OAKLAND, CA - JUNE 05:  Mo Williams #52 of the Cleveland Cavaliers with the ball against Ian Clark #21 of the Golden State Warriors in the fourth quarter in Game 2 of the 2016 NBA Finals at ORACLE Arena on June 5, 2016 in Oakland, California. NOTE TO USER: User expressly acknowledges and agrees that, by downloading and or using this photograph, User is consenting to the terms and conditions of the Getty Images License Agreement.  (Photo by Ronald Martinez/Getty Images)
Ronald Martinez/Getty Images
Leave a comment

Mo Williams slyly backed the Cavaliers into a corner by opting into the final year of his contract, not retiring and undergoing surgery.

Look past the noise, and it’s pretty simple. Williams is under contract for a guaranteed $2,194,500 this season, and because he’s recovering from surgery, it’d be difficult for Cleveland to suspend him for not reporting. Just what does reporting look like for someone recovering from surgery?

This is obviously a fiasco for the Cavs, who face a steep luxury-tax bill and roster crunch. They don’t want Williams worsening either dilemma.

Brian Windhorst of ESPN:

The Cleveland Cavaliers are in impasse with guard Mo Williams and it has left them scouring the league for a trade partner so they don’t have to swallow millions, sources told

The Cavs, who were caught off guard by the decision, have not had meaningful discussions with Williams on a buyout agreement, sources said.

Needing both a roster spot and a backup point guard, the Cavs are in a squeeze as the regular season opener looms. They are looking to attach guard Jordan McRae to Williams in trades, sources said.

Williams has negative trade value. I doubt McRae carries much trade value, let alone enough to offset the anchor of Williams.

It’s too late for Cleveland to stretch Williams’ salary. He has little incentive to negotiate a buyout. At this point, he’ll probably get all his remaining salary (though a buyout would be guaranteed and avoid the possibility of fines and suspensions reducing his payout).

The Cavaliers would do well to trade Williams to another team to waive him. The Cavs project to save $6,328,892 ($2,194,500 and $4,134,392 in luxury tax) by dumping Williams rather than waiving him themselves. They could even send another team Williams’ full $2,194,500 salary to take him and still come far ahead financially. Essentially, the other team would break even in such a deal. So, why would the other team do it? Cleveland would also have to send more – additional cash, draft picks or a player like McRae.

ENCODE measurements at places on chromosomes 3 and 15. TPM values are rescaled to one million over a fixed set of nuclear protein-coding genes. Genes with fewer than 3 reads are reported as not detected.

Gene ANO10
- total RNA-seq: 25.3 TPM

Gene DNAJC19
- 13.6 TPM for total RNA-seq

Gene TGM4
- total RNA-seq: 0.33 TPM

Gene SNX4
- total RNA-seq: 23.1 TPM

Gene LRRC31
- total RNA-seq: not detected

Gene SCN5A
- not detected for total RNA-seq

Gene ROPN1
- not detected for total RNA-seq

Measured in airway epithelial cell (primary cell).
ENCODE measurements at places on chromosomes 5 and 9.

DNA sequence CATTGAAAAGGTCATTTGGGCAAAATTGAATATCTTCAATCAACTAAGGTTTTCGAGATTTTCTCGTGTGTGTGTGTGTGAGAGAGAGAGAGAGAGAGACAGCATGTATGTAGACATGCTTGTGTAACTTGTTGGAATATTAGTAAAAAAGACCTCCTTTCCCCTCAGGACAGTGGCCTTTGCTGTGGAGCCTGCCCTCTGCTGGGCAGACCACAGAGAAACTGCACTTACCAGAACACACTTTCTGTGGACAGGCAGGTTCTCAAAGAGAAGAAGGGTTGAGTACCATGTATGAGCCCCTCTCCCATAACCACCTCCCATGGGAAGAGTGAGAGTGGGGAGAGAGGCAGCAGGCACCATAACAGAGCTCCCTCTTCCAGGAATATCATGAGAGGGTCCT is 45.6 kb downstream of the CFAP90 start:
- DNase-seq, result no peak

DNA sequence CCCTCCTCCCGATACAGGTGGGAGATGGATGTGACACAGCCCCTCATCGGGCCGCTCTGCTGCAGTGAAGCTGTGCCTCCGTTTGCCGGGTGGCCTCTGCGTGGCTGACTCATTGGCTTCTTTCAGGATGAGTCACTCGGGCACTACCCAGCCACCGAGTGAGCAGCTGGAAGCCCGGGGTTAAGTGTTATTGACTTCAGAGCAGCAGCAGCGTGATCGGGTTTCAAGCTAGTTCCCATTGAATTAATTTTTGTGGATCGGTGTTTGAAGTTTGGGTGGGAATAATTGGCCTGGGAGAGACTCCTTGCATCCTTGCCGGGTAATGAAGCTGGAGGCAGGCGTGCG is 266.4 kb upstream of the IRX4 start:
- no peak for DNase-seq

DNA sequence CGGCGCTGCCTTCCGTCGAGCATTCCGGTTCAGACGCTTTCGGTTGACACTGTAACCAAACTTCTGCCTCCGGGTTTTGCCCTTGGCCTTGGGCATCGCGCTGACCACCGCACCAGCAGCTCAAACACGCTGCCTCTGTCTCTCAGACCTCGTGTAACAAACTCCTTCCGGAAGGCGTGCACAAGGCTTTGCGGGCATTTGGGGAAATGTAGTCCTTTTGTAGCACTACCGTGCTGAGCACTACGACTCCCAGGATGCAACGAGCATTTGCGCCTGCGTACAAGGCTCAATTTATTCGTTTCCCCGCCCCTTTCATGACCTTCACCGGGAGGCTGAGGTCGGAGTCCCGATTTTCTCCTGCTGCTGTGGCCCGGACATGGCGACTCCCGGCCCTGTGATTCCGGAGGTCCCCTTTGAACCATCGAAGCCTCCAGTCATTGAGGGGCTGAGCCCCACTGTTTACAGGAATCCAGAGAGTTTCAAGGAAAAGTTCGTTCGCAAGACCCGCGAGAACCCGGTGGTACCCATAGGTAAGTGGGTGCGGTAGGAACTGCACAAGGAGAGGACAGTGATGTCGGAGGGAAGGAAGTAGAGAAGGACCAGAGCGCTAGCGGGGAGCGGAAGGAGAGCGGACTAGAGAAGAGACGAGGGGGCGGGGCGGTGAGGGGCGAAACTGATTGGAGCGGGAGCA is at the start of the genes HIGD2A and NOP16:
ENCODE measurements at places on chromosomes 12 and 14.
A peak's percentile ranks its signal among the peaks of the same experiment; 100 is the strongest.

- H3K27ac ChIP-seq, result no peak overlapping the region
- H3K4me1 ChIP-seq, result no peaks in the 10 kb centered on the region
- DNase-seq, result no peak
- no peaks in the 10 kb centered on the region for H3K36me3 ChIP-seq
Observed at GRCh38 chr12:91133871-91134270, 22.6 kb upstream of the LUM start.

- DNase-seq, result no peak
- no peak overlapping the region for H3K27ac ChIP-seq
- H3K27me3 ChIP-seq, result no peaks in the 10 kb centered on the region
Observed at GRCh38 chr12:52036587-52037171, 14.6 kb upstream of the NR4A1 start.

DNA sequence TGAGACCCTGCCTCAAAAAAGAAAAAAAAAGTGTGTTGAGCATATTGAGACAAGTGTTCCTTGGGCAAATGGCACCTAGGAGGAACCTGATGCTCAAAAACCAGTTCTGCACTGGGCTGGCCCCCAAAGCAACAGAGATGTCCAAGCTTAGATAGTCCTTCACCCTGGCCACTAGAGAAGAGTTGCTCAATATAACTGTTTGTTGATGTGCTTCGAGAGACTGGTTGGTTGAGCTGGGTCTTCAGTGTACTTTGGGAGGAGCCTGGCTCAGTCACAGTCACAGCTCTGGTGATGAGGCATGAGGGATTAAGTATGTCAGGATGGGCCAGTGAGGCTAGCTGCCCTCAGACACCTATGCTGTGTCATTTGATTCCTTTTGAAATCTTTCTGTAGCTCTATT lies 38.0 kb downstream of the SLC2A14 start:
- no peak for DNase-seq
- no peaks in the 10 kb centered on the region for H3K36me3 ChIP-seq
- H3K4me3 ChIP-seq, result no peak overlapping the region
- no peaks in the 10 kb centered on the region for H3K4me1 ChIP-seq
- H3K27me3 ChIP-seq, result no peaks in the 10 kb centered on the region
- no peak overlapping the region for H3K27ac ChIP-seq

With multiple teams below the salary floor, it shouldn’t be too hard to find a taker.

But whatever positive assets the Cavaliers trade to dump Williams would be assets they can’t use in a trade for a healthy, productive point guard.

Williams is going to make life more difficult for the Cavs. The only question now is just how much more.

Knicks waive Lou Amundson, four others to keep Ron Baker

New York Knicks guard Ron Baker (31) goes to the basket against Boston Celtics forward Amir Johnson (90) and guard Avery Bradley (0) during the first half of a preseason NBA basketball game, Saturday, Oct. 15, 2016, at Madison Square Garden in New York. (AP Photo/Mary Altaffer)
AP Photo/Mary Altaffer
1 Comment

Ron Baker was one of the top undrafted players, and the Knicks scooped him up quickly.

They probably didn’t realize just how much they’d need him.

New York’s rotation point guards are Derrick Rose and Brandon Jennings, who both carry unsettling injury histories. Additionally, Rose missed most of the preseason while successfully defending himself in a rape lawsuit.

The Knicks can’t afford to go without a third point guard, and Chasson Randle‘s injury left Baker.

But because the they have 15 players with guaranteed salaries – Baker isn’t one – the Knicks had to waive Lou Amundson, who just signed a guaranteed deal. New York also waived Randle, J.P. Tokoto, Damien Inglis and Cleanthony Early, none of whom had fully guaranteed salaries.

Other candidates with guaranteed salaries who could’ve been waived: Sasha Vujacic, Marshall Plumlee and Maurice Ndour.

The bigger mystery than why the Knicks chose Amundson to waive is why they gave him a fully guaranteed contract in the first place.